mHealth in Ethiopia: Challenges and Opportunities

The Sustainable Development Goals (SDGs) aim to address inequalities with an objective of “reaching the unreachable”. As mobile technology becomes more affordable, more powerful, and more accessible in low-income regions, it presents even more opportunity for governments to achieve these goals, even more so in public health.

Digital transformation has seen the telecommunication sector to shift its view on telephony from just voice calls, SMS and communication to connectivity – which has become a tool for development. Mobile can increase the quality, reduce the cost and extend the reach of healthcare. mHealth, defined by the World Health Organisation (WHO) as “medical and public health practice supported by mobile devices, such as mobile phones, patient monitoring devices, personal digital assistants (PDAs), and other wireless devices” have the potential to generate significant impact by reaching women and children who lack access to essential healthcare and nutritional information and services.

In December 2016, Dr. Rahel Bekele Teklegiorgis, a visiting researcher from the School of Information Science, Addis Ababa University, presented her research on ICT4D (Information and Communication Technologies for Development) at Malmö University. Dr Teklegiorgis discussed her work in designing IT and community health interventions in rural Ethiopia, a timely project considering that according to the World Bank, 81% of Ethiopia’s population were living in rural areas. The “Technology Enabled Maternal and Child Health Care (TEMACC-Ethiopia)” objective is to develop an appropriate ICT-based service platform, which enables mothers to receive public health related information without the need to travel long distances; helps health extension workers to receive health education online or on their mobile devices by interacting with a specialist elsewhere without leaving their hometown or locality; allows collaboration and consultation among healthcare professionals, and creates virtual professional communities for improving maternal and child healthcare.

I was particularly interested in the project as I both have a deep interest in the role of ICT’s in healthcare and also keenly interested in projects that impact women and children in the Horn of Africa region. The role of ICT’s is of course directly related to our studies of ‘Communication for Development’ where we have already tackled techno-centric interventions and theory in light of the digital divide between global North and global South (Pieterse, 2010). In focusing on ICT4D, we are investigating how people or organisations can use ICT’s as a tool to increase development effectiveness or efficiency. The growth of mobile phones has become an increasingly important phenomena to not only mobile phone industry, but also states, donors and development organisations engaged across  a  wide  range  of  development  sectors (Qureshi, 2011).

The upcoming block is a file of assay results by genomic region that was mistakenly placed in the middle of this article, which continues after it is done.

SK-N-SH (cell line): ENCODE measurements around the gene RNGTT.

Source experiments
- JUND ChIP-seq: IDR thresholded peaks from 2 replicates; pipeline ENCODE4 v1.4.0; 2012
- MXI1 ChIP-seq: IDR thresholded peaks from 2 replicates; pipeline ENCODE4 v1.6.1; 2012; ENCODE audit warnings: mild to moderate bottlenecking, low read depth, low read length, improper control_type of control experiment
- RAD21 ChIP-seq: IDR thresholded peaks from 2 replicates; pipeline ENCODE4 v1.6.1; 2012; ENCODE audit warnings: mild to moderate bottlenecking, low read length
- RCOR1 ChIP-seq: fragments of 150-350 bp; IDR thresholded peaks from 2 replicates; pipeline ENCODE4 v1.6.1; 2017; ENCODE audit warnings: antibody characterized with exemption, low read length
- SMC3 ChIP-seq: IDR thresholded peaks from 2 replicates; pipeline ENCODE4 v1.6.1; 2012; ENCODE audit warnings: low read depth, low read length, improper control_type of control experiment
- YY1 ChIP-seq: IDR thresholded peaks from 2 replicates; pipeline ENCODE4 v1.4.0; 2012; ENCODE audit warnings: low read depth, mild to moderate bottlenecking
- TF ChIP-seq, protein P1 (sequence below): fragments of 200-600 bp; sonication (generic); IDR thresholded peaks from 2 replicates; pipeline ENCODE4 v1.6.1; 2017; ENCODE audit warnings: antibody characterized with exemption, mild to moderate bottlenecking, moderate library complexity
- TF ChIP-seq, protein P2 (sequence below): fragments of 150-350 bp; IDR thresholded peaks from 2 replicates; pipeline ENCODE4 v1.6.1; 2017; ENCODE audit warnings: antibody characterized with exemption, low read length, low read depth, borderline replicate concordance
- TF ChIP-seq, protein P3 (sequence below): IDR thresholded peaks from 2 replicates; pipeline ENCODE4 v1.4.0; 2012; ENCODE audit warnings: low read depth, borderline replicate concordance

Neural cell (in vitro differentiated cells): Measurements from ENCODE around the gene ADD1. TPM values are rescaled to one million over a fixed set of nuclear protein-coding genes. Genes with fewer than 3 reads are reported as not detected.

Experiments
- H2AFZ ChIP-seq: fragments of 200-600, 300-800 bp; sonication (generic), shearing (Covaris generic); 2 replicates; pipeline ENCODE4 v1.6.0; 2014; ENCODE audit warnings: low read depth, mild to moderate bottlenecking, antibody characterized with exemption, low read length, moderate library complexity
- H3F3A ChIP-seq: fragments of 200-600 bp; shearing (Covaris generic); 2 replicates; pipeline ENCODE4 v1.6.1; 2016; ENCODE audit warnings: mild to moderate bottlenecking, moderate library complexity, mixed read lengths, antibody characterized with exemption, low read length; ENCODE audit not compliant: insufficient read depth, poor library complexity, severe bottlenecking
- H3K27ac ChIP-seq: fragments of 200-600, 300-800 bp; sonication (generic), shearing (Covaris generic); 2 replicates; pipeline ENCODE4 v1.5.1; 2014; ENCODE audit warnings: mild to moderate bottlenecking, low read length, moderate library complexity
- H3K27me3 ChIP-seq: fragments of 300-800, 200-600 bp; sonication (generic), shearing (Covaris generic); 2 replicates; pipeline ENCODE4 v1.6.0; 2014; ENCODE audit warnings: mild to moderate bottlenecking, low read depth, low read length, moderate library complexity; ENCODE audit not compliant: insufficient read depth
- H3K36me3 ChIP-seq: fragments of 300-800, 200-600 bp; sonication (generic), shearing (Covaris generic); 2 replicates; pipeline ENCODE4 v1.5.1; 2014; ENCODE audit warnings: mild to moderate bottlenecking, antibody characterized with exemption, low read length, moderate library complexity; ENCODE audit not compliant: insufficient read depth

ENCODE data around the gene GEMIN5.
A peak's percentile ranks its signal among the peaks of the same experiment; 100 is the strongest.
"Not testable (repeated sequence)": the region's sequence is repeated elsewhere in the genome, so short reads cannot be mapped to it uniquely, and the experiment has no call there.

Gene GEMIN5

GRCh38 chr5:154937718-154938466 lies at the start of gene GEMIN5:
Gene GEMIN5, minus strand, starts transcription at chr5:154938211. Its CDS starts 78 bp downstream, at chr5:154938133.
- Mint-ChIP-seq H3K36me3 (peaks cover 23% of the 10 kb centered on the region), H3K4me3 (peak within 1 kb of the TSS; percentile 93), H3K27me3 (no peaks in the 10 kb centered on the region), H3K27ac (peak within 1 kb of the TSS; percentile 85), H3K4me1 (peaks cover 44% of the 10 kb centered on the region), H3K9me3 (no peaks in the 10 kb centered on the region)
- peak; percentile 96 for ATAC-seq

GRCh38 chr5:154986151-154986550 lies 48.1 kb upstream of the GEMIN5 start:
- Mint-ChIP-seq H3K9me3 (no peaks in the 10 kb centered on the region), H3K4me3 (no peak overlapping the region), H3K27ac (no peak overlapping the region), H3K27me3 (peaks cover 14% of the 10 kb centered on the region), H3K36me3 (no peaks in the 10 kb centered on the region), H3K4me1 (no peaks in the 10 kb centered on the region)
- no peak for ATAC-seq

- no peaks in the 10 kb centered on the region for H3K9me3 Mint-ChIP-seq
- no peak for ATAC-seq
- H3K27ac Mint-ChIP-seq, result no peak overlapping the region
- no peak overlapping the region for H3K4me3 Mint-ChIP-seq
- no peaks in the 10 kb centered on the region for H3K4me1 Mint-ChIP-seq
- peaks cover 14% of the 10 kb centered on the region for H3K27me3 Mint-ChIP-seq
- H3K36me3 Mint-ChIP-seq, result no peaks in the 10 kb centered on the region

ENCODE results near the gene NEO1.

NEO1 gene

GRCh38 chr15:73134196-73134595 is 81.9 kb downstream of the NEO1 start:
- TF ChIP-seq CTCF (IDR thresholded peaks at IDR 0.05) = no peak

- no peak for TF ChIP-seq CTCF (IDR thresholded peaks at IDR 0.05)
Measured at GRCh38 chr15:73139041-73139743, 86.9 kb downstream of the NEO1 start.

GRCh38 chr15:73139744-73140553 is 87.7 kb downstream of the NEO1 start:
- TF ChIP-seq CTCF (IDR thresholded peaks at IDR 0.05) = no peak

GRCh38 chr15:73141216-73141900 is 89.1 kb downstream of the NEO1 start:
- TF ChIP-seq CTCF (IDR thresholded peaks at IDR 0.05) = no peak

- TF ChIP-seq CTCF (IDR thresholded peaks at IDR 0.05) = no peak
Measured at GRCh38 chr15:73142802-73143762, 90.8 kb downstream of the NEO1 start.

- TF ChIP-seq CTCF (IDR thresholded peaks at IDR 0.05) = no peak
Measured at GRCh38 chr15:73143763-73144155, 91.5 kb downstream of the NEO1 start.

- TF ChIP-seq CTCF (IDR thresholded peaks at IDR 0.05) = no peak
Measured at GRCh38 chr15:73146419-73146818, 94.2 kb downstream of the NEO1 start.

Several projects in Ethiopia have attempted to utilise mHealth tools to deliver or/and improve health services to rural areas in Ethiopia, and many have faced challenges ranging from poor network coverage, limited technological literacy of health workers, and government commitment/collaboration. The TEMACC-Ethiopia project specifically explores these challenges and whether and how they can be overcome to facilitate significant improvement in maternal and child healthcare practices of rural communities using information and communication technologies. Preliminary findings indicate that in order for ICT’s to improve the quality, safety, and efficiency of healthcare services, reflective and participatory design methodology and collaborative action research are necessary, both in providing holistic answers to the challenges of healthcare information delivery and to effectively train health extension workers to be able to identify and treat conditions impacting maternal and child health.

While ICT’s play a complex role in development process, not only can their impact be limited by issues of access, availability, affordability and skills but also making full use of ICT’s requires taking into account an individual’s agency which is shaped by social norms (Kleine, 2010).


  • Kleine, D. (2010). ICT4What? — Using the Choice Framework to Operationalise the Capability Approach to Development. Journal of International Development, J. Int. Dev. 22: 674–692.
  • Pieterse, J.N. (2010). Development Theory: Deconstructions/Reconstructions (2nd ed.). London: SAGE Publications.
  • Qureshi, S. (2011). Globalization in Development: Do Information and Communication Technologies Really Matter? Information Technology For Development, 17(4): 249-252.


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One thought on “mHealth in Ethiopia: Challenges and Opportunities”

  1. Your post is very thought provoking; I think it has a lot of valid points with regards to the usage and benefits of mHealth. It raises the question of why something as simple as using a mobile phone to gain access to healthcare essentials are not used to help poverty stricken countries sooner. Your research is very good and the use of statistics helps to give an overall picture of the locality and the situation in Ethiopia. For someone who is new to the subject, the references used and points made all work together to provide a platform for further study into the subject matter.

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